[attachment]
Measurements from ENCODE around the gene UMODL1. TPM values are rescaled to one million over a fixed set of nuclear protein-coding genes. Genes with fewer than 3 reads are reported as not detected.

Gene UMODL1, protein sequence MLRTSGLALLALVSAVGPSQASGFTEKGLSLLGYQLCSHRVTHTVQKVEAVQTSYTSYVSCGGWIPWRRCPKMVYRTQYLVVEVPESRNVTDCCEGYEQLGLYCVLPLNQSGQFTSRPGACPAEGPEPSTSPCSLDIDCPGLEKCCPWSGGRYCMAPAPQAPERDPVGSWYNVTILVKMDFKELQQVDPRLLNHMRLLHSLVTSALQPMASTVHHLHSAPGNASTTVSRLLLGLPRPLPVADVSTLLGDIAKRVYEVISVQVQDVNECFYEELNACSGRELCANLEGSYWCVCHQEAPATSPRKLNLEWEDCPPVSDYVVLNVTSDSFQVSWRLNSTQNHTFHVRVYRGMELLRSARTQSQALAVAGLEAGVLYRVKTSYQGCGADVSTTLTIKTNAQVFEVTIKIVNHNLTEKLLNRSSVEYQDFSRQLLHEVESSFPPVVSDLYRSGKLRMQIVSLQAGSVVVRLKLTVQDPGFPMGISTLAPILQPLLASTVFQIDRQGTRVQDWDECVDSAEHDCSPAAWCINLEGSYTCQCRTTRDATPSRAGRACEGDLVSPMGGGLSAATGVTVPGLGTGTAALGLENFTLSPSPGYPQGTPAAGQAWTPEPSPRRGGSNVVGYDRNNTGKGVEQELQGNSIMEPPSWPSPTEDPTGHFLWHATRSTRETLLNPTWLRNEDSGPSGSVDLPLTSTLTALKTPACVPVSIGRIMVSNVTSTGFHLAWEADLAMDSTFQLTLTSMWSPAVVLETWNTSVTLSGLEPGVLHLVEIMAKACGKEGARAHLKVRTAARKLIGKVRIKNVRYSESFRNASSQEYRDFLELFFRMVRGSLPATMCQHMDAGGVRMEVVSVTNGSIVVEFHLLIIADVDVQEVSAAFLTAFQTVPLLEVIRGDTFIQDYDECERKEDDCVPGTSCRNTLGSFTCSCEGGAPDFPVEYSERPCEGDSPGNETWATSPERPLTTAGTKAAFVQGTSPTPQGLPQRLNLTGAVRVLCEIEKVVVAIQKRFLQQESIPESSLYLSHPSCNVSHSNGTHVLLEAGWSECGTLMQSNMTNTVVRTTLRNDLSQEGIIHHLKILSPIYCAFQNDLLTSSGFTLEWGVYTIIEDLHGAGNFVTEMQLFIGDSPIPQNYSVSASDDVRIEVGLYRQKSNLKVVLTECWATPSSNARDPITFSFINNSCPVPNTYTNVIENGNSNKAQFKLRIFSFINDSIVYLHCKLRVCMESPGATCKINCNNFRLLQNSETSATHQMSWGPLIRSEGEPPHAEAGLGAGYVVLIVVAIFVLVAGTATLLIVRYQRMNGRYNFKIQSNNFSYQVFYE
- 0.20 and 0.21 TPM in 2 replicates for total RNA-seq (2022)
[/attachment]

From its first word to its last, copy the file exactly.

Measurements from ENCODE around the gene UMODL1. TPM values are rescaled to one million over a fixed set of nuclear protein-coding genes. Genes with fewer than 3 reads are reported as not detected.

Gene UMODL1, protein sequence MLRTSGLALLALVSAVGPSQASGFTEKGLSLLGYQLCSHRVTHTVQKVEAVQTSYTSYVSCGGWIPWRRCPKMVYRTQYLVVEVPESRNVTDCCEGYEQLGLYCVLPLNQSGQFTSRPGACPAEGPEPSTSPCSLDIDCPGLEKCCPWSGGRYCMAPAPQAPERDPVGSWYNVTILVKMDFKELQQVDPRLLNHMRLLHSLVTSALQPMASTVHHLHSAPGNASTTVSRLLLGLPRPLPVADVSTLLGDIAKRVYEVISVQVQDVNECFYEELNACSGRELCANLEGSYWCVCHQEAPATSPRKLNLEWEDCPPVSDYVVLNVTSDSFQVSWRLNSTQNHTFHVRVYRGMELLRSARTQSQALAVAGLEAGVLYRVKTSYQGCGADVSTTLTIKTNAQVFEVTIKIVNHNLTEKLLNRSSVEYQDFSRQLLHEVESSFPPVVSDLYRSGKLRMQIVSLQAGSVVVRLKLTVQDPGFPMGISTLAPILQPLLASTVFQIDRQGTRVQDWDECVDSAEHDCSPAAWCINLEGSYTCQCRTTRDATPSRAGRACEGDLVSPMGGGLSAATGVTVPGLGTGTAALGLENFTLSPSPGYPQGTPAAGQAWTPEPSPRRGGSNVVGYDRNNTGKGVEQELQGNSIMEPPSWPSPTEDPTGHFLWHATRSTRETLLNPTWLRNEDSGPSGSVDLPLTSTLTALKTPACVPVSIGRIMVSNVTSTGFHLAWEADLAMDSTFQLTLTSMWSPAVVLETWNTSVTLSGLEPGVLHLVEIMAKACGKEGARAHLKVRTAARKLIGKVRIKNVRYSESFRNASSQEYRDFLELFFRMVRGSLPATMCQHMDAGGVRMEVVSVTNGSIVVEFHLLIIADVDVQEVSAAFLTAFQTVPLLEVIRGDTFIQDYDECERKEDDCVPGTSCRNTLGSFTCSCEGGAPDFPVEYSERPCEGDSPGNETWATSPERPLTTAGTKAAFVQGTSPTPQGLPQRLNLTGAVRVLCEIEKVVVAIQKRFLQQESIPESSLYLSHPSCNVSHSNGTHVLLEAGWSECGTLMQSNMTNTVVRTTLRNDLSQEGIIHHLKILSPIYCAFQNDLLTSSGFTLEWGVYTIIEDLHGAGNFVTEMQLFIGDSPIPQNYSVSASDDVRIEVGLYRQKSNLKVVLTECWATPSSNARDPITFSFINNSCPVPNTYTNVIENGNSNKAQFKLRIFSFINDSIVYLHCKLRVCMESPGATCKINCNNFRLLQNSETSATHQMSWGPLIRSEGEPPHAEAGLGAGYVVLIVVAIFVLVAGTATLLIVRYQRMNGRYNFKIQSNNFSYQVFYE
- 0.20 and 0.21 TPM in 2 replicates for total RNA-seq (2022)